Handy Tips for Cooking
• Trim all visible fat from meat before cooking.
• After you roast meat or poultry, chill the drippings in the refrigerator. Once cooled, the fat will rise to the top and harden; you can remove it easily and save the stock to use in stews, sauces and soups.
• Buy only the leanest ground beef, pork and turkey (no more than 15 percent fat). After browning, put ground meat into a strainer or colander lined with paper towels. Allow fat to drain out. Ground meat is generally higher in fat than non ground meat. Instead of buying prepackaged ground beef, have your butcher grind a sirloin steak for you. Be sure to have him remove all visible fat and clean the grinder to remove any fat from previous grindings.
• When figuring serving sizes, remember that meat loses about 25 percent of its weight during cooking. For example, 4 ounces of raw meat will be about 3 ounces cooked.
• To make gravy without fat, blend a tbsp of cornstarch with a cup of room-temperature broth by shaking the two together in a tightly lidded jar. Then heat the rest of the broth in a saucepan and add the blended liquid. Simmer until thickened.
• Make a habit of skinning chickens before cooking and removing all visible fat below the skin. The skin will be easier to remove if you use paper towels or a clean cloth to take hold of it. Be certain to scrub the cutting surface and utensils well with hot sudsy water after preparing poultry for cooking.
• Fresh fish should be cooked for ten minutes per inch of thickness. Add five minutes if it is wrapped in foil. Frozen fish requires twenty minutes per inch of thickness, plus ten minutes if it is wrapped in foil. Cooking time may vary, depending on the cooking method used, but fish is done when the flesh is opaque and it flakes easily.
• Prepare scrambled eggs or omelet’s so that only one egg yolk per portion is used. Add a few extra egg whites to the mixing bowl to make more generous servings.
• To remove oils or salty liquids, drain canned salmon, tuna or sardines. Then add water to the can and drain again to rinse.
• Seal natural juice into foods by wrapping them in foil before cooking. Or try wrapping foods in edible pouches made of steamed lettuce or cabbage leaves.
• Cook vegetables just long enough to make them tender crisp. Overcooked vegetables lose both flavor and important nutrients.
• Clean mushrooms as you use them by wiping them with a damp cloth. A quick rinse in cold water is fine, but never soak them or they will get soggy.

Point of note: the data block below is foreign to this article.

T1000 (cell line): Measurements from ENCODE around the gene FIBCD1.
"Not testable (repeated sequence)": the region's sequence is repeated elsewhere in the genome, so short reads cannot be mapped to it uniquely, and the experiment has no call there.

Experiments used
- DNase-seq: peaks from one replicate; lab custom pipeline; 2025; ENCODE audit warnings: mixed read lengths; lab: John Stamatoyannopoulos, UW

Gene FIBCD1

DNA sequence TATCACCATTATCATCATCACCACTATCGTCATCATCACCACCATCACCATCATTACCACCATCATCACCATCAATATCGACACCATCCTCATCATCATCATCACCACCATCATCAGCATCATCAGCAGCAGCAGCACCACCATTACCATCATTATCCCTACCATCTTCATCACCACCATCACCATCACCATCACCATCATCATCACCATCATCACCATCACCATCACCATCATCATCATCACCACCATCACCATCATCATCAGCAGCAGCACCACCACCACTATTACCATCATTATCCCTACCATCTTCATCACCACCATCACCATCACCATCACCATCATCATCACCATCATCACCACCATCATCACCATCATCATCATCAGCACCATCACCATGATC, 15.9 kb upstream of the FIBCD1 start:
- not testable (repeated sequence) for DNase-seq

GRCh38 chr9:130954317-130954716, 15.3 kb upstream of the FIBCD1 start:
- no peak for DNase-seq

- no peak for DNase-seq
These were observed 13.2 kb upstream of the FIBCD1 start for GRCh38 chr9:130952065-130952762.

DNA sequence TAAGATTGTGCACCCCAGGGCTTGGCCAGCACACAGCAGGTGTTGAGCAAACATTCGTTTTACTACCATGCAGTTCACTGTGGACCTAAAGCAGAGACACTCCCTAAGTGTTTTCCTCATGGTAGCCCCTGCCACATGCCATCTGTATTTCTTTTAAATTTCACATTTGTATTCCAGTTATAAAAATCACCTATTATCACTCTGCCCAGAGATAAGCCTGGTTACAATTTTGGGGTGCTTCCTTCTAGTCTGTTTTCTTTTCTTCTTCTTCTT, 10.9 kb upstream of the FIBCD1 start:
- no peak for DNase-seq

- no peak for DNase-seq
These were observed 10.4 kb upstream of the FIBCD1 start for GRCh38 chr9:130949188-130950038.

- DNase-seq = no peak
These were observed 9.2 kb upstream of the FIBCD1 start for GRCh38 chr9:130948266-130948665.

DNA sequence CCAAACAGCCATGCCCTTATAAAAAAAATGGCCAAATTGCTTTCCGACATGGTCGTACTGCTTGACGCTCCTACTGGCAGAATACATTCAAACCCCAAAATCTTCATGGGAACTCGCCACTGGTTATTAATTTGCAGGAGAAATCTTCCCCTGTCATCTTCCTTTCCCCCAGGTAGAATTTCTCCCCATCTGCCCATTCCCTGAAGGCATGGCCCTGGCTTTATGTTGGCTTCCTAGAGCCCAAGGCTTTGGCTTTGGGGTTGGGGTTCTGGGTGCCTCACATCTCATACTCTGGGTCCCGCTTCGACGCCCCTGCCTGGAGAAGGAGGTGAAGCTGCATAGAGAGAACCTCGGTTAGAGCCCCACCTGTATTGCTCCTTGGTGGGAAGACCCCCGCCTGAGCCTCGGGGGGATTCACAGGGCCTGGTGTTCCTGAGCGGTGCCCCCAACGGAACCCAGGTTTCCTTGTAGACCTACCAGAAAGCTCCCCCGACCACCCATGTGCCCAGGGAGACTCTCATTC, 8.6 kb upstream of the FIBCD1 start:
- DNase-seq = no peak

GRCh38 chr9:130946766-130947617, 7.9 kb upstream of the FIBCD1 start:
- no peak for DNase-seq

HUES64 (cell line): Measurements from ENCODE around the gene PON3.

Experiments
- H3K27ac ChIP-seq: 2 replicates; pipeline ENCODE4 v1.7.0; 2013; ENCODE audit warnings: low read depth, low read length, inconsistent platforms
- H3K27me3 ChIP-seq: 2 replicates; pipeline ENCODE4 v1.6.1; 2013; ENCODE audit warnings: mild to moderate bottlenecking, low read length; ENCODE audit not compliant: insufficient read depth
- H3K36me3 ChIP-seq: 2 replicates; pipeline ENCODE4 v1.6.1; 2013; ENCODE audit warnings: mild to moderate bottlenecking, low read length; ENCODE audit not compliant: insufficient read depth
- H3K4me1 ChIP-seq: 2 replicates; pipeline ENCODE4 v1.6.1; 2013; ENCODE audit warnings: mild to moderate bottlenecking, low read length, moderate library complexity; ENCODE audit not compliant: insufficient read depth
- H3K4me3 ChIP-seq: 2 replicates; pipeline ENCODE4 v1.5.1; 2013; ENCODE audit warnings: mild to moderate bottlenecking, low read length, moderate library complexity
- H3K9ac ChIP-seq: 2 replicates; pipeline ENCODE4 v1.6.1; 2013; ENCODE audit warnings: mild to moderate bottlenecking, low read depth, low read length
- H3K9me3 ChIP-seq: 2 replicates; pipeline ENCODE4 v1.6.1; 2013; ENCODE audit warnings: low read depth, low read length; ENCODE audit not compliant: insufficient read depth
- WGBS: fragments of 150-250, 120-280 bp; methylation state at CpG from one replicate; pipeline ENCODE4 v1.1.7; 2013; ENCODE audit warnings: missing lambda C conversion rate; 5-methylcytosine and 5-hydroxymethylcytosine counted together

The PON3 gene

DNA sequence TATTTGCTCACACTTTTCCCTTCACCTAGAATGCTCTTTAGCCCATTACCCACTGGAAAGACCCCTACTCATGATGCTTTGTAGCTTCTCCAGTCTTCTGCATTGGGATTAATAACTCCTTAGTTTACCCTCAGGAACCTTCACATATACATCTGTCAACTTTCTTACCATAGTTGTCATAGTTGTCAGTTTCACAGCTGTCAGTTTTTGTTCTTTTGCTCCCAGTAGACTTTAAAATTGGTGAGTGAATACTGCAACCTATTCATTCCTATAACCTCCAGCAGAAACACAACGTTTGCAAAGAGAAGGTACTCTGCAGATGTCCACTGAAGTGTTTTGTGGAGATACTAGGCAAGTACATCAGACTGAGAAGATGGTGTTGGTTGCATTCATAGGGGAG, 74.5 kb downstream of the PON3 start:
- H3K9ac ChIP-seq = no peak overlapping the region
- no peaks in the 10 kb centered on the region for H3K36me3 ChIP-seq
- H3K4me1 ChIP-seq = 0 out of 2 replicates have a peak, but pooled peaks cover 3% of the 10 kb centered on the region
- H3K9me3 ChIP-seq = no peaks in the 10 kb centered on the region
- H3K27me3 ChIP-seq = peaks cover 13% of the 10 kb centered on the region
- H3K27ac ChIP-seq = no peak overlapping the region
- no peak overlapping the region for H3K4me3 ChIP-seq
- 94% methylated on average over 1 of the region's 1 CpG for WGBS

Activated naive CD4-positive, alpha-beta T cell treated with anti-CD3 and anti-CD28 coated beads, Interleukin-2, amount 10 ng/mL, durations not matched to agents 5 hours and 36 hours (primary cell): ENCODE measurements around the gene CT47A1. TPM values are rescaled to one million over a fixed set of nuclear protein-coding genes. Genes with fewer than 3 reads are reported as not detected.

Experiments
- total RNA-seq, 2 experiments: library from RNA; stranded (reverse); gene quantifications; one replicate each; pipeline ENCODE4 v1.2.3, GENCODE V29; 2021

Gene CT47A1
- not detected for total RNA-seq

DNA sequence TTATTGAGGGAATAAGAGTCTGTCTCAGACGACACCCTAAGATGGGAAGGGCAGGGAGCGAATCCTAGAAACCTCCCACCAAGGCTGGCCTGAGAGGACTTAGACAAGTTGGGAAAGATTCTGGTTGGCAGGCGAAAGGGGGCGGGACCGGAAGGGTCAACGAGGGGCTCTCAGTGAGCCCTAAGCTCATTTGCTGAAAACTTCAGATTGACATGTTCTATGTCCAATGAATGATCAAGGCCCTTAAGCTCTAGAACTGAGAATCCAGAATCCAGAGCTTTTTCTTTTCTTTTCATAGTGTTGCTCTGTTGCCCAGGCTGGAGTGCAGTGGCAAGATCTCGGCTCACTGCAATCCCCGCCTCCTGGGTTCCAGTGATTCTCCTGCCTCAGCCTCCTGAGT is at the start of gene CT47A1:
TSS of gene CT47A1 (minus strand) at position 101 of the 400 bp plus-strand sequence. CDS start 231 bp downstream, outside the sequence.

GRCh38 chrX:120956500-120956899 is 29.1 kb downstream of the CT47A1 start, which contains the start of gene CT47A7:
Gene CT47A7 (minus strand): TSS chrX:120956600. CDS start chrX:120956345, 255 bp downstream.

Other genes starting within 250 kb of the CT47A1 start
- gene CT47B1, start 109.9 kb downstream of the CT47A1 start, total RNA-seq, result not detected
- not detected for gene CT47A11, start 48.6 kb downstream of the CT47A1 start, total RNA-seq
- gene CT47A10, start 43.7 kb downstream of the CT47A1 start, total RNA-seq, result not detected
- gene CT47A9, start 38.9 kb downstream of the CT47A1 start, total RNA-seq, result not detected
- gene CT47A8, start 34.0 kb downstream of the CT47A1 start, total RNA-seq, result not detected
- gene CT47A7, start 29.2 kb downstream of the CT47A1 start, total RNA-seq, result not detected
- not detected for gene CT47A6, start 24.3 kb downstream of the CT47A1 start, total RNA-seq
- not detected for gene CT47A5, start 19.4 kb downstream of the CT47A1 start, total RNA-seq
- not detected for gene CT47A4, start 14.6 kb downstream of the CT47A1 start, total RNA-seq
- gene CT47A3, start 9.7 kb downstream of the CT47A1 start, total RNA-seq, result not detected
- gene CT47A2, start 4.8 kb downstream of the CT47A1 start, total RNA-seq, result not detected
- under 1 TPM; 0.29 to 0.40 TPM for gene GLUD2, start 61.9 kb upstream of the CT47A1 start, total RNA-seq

• Be sure to wear rubber gloves when handling hot peppers or wash hands thoroughly after handling. Skin, especially around the eyes, is very sensitive to the oil from peppers.
• Cut down on cholesterol by using more vegetables and less poultry or meats in soups, stews and casseroles. Finely chopped vegetables are great for stretching ground poultry or meat, too.
• Cut down on fat in creamy salad dressing by mixing it with plain low fat yogurt.
• Sweeten plain low fat or nonfat yogurt with pureed fruit or applesauce instead of buying prepared fruit yogurt.
• Use evaporated skim milk for cream when making whipped topping
• Substitute plain low fat or nonfat yogurt for sour cream in baking recipes.
• Substitute plain low fat or nonfat yogurt for sour cream in sauces. Mix 1 tbsp of cornstarch with 1 tbsp of yogurt and mix into the yogurt. It will prevent the yogurt from separating.
• Try plain low fat or nonfat yogurt or buttermilk in place of sour cream or mayonnaise in salad dressing recipes.
• Substitute low fat or skim milk for cream or whole milk in baking recipes.
• Thicken soups, stews or sauces with cornstarch or flour dissolved in cold liquid or with pureed vegetables.
• Substitute chopped vegetables for some of the bread when you make poultry stuffing.
• Since most recipes include more sugar than necessary, you can usually reduce the amount of sugar by one fourth to one third.
• Substitute herbs and seasonings for salt as you cook.
• Substitute onion or garlic flakes or powder for onion salt and garlic salt.
• Add a drop of lemon juice to the water you cook pasta in and eliminate the salt.
• Substitute brown rice for white rice to add whole-grain roughage.
• Use a blend of whole-wheat flour and all-purpose flour in recipes that call for regular flour.
• Use wheat germ, bran and whole-wheat bread crumbs in place of buttered crumbs to top casseroles.
• Using vegetable oil for shortening in cakes that require creaming will affect the texture. Use margarine instead; use vegetable oil in recipes calling for melted butter.
• Fish, poultry and vegetables dishes can be sautéed in an open skillet with little or no fat; the high temperature and motion keep food from sticking.
• Try sautéing with a tiny bit of polyunsaturated oil rubbed onto the pan with a paper towel. Better still; use nonstick vegetable spray or sauté in a small amount of broth or wine.
• Cooking food in a basket over simmering water leaves the natural flavor, color and nutritional value of vegetables intact.
• Try adding herbs to the steaming water or using broth instead to add even more flavor to the finished dish.